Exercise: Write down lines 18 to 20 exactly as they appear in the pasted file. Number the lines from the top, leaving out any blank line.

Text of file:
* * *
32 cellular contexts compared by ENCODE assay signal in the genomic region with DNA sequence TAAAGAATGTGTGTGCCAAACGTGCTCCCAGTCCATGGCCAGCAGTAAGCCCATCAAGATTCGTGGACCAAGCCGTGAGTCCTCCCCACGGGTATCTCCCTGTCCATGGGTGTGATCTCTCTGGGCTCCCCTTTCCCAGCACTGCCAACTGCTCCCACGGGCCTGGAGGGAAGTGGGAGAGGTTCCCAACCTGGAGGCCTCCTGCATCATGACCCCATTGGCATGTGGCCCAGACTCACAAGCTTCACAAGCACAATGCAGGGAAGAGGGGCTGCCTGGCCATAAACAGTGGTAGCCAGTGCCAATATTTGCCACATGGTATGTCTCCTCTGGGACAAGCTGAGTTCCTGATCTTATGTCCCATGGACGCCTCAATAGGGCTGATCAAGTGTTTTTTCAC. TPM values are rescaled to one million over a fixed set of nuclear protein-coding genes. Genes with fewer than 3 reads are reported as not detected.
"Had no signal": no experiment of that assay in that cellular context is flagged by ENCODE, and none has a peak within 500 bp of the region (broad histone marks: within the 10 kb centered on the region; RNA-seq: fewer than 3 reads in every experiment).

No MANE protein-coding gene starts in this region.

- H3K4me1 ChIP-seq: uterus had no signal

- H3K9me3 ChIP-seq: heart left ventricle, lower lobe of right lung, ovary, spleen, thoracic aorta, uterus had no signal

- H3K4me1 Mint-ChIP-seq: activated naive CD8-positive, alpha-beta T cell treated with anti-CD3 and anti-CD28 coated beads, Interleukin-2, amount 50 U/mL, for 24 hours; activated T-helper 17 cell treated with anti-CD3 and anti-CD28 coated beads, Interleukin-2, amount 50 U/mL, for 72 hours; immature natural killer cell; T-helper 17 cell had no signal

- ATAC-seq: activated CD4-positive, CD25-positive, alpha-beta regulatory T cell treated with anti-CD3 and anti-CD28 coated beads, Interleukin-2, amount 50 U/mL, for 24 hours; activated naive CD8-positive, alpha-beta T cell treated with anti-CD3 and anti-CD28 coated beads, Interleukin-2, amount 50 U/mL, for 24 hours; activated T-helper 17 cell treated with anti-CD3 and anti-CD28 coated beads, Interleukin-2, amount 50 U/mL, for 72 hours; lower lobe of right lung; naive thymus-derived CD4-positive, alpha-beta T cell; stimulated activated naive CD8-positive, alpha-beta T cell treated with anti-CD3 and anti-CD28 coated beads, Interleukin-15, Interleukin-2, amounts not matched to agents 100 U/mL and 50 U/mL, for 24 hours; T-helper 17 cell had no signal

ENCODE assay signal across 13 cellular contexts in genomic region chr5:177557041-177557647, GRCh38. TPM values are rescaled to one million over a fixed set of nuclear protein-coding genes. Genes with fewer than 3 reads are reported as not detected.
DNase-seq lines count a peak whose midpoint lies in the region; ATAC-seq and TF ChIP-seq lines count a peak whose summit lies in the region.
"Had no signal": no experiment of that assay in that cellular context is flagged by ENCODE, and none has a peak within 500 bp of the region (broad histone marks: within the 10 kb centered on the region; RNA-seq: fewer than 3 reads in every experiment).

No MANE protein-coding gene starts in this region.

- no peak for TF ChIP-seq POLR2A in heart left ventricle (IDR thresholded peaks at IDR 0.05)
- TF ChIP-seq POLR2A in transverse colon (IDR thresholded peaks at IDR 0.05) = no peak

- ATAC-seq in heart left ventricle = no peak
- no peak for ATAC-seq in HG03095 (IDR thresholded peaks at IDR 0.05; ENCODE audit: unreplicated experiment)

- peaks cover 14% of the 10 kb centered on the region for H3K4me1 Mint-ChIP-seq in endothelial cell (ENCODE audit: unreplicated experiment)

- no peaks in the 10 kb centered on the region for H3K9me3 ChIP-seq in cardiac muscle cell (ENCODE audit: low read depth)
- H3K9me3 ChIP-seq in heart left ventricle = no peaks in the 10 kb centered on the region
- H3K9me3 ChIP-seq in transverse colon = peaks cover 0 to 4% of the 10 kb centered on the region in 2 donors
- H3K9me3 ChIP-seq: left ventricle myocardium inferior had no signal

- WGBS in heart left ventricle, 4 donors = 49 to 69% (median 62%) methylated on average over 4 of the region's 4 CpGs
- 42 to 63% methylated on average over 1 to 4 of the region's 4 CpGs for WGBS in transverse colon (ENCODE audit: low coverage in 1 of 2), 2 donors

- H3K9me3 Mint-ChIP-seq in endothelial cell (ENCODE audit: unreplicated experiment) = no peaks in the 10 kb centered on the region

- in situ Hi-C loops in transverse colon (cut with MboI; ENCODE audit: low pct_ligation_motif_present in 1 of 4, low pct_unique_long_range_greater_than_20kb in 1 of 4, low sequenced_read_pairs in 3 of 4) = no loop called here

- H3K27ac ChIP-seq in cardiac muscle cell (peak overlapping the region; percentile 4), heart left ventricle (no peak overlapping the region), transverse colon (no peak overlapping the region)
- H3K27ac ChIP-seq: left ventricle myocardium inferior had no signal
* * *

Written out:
- H3K9me3 ChIP-seq in heart left ventricle = no peaks in the 10 kb centered on the region
- H3K9me3 ChIP-seq in transverse colon = peaks cover 0 to 4% of the 10 kb centered on the region in 2 donors
- H3K9me3 ChIP-seq: left ventricle myocardium inferior had no signal